University of Connecticut - Nutmeg Yearbook (Storrs, CT)

 - Class of 1929

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University of Connecticut - Nutmeg Yearbook (Storrs, CT) online yearbook collection, 1929 Edition, Cover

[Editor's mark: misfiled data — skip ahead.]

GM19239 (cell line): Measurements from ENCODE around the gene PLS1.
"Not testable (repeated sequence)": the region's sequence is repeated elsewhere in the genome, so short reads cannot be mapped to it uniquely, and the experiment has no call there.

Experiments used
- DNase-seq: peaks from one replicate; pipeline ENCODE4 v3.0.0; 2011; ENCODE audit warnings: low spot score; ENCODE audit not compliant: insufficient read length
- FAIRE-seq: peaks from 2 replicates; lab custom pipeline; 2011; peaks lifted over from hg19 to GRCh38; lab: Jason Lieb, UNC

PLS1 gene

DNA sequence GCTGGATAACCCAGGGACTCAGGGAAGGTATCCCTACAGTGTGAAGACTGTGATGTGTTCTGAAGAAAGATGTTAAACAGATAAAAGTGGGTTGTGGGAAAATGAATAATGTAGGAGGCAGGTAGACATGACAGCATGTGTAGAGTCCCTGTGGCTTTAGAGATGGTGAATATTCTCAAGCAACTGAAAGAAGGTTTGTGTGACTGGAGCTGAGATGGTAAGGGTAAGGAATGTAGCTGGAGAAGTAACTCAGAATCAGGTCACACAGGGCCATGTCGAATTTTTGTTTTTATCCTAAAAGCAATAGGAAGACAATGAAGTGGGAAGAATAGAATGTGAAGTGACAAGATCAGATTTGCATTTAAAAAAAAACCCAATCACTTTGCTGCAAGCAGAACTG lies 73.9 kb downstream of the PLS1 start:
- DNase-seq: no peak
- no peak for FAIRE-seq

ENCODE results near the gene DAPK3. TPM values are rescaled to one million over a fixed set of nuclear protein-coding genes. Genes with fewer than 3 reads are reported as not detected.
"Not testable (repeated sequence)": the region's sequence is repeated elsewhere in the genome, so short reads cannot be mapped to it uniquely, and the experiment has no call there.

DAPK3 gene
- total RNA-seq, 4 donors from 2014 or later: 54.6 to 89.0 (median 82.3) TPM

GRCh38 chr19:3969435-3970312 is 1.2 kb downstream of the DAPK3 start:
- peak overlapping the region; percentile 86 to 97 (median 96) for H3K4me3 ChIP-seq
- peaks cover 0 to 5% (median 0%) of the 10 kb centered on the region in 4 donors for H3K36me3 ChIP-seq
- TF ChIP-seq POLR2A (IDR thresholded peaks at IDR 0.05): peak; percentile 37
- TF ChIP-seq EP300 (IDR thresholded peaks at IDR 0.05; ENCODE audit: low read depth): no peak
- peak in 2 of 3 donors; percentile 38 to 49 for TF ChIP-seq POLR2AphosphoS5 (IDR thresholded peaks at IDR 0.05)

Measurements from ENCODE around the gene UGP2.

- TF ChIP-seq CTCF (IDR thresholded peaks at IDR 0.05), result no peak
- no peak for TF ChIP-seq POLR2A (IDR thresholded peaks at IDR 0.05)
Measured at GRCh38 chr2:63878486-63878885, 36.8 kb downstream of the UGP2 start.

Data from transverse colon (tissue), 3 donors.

Cover



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Text from Pages 1 - 240 of the 1929 volume: